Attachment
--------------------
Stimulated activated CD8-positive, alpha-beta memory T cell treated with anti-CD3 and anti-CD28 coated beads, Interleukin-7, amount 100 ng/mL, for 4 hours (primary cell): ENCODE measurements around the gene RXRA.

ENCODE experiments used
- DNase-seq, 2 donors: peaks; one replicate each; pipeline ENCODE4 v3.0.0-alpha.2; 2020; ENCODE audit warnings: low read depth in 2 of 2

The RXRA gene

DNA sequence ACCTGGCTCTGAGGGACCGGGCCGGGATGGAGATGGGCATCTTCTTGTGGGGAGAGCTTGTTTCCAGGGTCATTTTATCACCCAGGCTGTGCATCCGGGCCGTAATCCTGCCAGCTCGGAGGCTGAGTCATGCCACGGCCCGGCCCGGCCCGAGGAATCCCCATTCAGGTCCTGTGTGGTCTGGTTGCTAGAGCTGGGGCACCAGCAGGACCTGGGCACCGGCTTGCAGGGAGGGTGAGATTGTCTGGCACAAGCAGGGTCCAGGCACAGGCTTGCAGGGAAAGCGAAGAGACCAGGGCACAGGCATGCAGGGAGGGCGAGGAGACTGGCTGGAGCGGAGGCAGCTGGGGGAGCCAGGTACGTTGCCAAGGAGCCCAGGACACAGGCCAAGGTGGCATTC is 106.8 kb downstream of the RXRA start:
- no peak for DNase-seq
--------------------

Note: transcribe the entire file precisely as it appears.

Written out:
Stimulated activated CD8-positive, alpha-beta memory T cell treated with anti-CD3 and anti-CD28 coated beads, Interleukin-7, amount 100 ng/mL, for 4 hours (primary cell): ENCODE measurements around the gene RXRA.

ENCODE experiments used
- DNase-seq, 2 donors: peaks; one replicate each; pipeline ENCODE4 v3.0.0-alpha.2; 2020; ENCODE audit warnings: low read depth in 2 of 2

The RXRA gene

DNA sequence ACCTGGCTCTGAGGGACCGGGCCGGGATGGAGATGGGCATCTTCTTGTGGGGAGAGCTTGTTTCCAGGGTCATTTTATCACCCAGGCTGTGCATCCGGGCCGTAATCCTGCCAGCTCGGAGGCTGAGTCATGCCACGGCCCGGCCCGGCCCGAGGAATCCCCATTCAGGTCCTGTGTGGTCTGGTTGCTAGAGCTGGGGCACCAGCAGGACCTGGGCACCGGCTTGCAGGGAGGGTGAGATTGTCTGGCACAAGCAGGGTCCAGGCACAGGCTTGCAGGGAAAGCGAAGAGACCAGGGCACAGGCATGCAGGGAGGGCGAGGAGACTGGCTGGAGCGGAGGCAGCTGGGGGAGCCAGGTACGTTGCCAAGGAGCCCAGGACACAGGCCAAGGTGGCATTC is 106.8 kb downstream of the RXRA start:
- no peak for DNase-seq